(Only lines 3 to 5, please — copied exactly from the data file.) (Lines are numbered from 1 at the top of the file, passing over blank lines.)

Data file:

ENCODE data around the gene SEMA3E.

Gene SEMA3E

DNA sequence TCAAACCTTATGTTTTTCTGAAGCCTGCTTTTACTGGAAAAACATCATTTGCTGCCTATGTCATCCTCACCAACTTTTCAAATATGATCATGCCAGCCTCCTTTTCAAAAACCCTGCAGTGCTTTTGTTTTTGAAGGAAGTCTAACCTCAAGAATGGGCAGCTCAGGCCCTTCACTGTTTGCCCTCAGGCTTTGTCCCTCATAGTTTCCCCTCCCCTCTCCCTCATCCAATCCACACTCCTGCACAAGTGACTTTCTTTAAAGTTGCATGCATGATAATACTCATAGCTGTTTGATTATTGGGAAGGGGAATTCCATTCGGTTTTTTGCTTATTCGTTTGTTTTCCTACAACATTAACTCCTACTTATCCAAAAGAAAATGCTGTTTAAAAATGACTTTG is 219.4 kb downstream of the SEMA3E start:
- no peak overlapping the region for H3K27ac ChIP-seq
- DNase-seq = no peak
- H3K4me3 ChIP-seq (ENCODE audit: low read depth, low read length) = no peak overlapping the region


DNA sequence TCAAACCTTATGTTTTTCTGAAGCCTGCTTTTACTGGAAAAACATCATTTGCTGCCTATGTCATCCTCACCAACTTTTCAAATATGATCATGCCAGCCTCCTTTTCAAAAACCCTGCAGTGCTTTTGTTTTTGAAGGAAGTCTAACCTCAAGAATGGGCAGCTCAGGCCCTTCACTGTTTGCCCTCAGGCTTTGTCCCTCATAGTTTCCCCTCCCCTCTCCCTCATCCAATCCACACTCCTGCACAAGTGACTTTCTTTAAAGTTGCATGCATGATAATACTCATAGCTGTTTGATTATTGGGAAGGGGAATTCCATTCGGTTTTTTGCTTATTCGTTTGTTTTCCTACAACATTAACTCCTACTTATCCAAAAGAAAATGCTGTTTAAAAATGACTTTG is 219.4 kb downstream of the SEMA3E start:
- no peak overlapping the region for H3K27ac ChIP-seq
- DNase-seq = no peak